Recouping lost ethnicities: “Third Culture Kids”
While Tan’s Joy Luck Club tends to give mothers a privileged space for defining Chineseness and opposing their daughter’s assimilated ways, Sallis and Teo, reverse these power relations. The children of migrants pull their parents into New Times with varying success because their bi-cultural consciousness gives them a head start on their less flexible parents. In The City of Sea Lions, Lian is born in Australia, and keenly identifies with her Anglo father’s culture – they love fishing together, for example – but by the end of the novel, after a time spent in Yemen where she falls pregnant to her Yemeni lover, Lian has learned to empathise with her mother’s displacement and alienation, and is positioned to rescue her mother from the worst of her isolation. Lian finds compassion and understanding of her mother, which she lacked as an adolescent, and she begins to understand Phi-Van only after becoming pregnant with her own mixed-race child.
In ways that resemble Tan’s depiction of Asian-American daughters, Sallis depicts Lian as initially antagonistic to her mother: the remarkably tolerant Australian daughter of a refugee who is quite at home with her body and identity, despite the occasionally patronising remarks of the locals: they trust her ‘stillness’; Asians are good girls; Asians don’t sing and so on. Lian only begins to understand cultural displacement and the difficulties of cross-cultural relationships when she decides to study Arabic in a small town in Yemen and embarks on an affair with a local boy. Her transformation into a super-multiculturalist heroine involves her learning the social mores of the Yemenis; a deep reading of the Koran and Arab myths; and the gradual awareness of her mother’s experience as a refugee of war. Lian undergoes a drastic physical and mental transformation, a transcultural experience of change. After making love to Ibrahim, her Yemeni teenage lover, she falls pregnant, which marks the moment when she realises her connection to her own mother’s body, and through her unborn child her connection to the bodies of the Yemenis. She carries the hybrid future inside her. A sacred story-teller, witch or shaman, Lian’s knowledge enables an amanuensis and the forging of links across radical cultural differences that separate her from her mother:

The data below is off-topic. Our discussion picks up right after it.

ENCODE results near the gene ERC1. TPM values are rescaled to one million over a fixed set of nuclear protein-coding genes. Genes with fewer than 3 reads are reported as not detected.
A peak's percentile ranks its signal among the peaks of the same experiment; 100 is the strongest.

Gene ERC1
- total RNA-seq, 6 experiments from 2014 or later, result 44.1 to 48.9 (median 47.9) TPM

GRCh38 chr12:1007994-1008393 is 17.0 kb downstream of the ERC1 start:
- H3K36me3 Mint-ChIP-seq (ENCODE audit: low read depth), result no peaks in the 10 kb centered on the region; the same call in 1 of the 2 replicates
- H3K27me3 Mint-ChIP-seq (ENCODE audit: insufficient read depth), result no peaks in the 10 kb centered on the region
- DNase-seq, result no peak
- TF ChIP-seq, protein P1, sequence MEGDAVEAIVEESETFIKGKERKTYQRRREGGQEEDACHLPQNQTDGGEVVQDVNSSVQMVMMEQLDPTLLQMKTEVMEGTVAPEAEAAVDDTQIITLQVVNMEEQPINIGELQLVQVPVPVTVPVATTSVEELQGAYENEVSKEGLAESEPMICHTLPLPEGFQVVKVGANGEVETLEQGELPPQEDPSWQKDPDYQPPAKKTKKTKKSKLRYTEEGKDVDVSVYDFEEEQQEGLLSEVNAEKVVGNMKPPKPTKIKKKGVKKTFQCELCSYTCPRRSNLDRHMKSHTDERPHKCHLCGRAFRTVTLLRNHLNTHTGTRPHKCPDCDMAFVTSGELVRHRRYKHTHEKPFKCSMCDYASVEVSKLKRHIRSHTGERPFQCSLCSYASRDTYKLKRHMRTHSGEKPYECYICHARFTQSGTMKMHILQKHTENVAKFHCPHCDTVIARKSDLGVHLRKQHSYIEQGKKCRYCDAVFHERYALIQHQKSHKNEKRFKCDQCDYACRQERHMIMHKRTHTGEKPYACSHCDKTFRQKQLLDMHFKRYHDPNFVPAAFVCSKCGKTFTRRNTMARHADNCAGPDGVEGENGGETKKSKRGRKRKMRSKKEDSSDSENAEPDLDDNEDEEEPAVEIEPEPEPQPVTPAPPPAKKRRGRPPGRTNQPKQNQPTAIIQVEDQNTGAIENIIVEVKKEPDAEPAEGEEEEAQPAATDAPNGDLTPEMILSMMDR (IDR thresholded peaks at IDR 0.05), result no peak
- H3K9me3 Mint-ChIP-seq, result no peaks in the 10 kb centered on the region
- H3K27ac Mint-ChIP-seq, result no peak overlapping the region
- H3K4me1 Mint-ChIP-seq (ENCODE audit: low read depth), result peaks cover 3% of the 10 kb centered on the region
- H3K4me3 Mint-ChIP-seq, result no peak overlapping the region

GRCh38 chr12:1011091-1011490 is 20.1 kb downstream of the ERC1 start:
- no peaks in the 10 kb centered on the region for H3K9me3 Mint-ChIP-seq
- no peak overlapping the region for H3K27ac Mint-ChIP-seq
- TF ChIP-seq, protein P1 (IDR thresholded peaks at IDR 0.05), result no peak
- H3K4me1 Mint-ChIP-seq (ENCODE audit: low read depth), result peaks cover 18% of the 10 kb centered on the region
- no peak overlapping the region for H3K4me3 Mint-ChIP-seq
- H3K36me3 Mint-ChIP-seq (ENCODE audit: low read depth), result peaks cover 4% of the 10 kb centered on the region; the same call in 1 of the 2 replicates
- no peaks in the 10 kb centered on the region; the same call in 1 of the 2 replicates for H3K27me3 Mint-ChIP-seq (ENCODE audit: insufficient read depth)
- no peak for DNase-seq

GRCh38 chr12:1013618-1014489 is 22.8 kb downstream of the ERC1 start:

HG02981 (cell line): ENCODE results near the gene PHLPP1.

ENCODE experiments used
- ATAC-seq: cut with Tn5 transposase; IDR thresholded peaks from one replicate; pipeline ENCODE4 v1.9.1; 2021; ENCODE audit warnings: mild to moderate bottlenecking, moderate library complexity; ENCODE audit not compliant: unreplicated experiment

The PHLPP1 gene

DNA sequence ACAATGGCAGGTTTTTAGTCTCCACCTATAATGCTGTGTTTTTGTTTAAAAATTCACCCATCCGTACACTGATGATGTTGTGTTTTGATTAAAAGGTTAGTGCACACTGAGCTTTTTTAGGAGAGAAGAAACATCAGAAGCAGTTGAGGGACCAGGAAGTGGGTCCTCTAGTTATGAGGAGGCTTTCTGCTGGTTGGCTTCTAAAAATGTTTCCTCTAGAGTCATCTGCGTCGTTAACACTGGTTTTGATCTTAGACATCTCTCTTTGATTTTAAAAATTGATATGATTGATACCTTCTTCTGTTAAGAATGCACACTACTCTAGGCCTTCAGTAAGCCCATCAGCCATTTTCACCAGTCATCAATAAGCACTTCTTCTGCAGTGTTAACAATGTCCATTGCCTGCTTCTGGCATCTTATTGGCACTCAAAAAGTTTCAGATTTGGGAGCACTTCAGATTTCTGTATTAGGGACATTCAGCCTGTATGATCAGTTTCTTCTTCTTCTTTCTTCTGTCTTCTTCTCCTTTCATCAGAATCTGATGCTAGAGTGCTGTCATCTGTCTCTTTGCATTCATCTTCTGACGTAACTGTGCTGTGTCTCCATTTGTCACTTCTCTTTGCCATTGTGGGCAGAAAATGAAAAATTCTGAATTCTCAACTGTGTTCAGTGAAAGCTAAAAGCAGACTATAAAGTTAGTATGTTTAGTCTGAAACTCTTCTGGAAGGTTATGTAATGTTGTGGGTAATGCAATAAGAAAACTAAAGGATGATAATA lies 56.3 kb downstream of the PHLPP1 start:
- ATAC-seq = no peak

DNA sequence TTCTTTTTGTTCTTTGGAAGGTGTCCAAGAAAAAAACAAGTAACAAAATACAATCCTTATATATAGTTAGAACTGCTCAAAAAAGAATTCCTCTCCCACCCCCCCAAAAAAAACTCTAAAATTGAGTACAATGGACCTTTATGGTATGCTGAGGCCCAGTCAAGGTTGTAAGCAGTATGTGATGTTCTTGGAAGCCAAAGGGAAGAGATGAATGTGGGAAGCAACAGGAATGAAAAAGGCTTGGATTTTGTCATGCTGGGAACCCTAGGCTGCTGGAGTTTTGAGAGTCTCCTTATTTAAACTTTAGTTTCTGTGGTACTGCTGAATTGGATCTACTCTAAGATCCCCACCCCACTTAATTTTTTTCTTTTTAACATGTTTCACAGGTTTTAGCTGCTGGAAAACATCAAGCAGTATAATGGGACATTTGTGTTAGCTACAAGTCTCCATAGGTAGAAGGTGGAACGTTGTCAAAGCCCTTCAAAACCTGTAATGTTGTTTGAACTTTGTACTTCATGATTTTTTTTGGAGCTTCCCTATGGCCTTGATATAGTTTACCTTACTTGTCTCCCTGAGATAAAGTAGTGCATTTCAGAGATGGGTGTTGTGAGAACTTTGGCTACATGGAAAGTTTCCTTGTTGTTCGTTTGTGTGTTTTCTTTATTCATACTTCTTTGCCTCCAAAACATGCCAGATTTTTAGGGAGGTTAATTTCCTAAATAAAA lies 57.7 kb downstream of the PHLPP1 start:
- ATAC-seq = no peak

She held all their histories and broken stories scrolled in her palm. She felt like a matriarch or a witch. She could cast her lines and she would weave Ibrahim’s and Phi-Vans’ world’s with her body. She was Phi-Van’s mother, grandmother, and time had not yet begun. (The City of Sea Lions: 225)
In contrast to Liam, Grace struggles to recoup her lost ethnicity. She is strikingly different to her Singaporean relatives, and exhibits a confused cultural identity, a trauma made worse by her mother’s different but equally painful confusion. Grace declares her determination to drag her mother into Australian modernity:
[F]or the first time in my life, I saw my mother in relation to her family, and I didn’t recognise her anymore…. These Singaporean roots of hers, this side of her – and possibly of me too – were unacceptable. I was determined not to belong, not to fit in, because I was Australian, and Mum ought to be Australian too. (Love and Vertigo: 2 –3)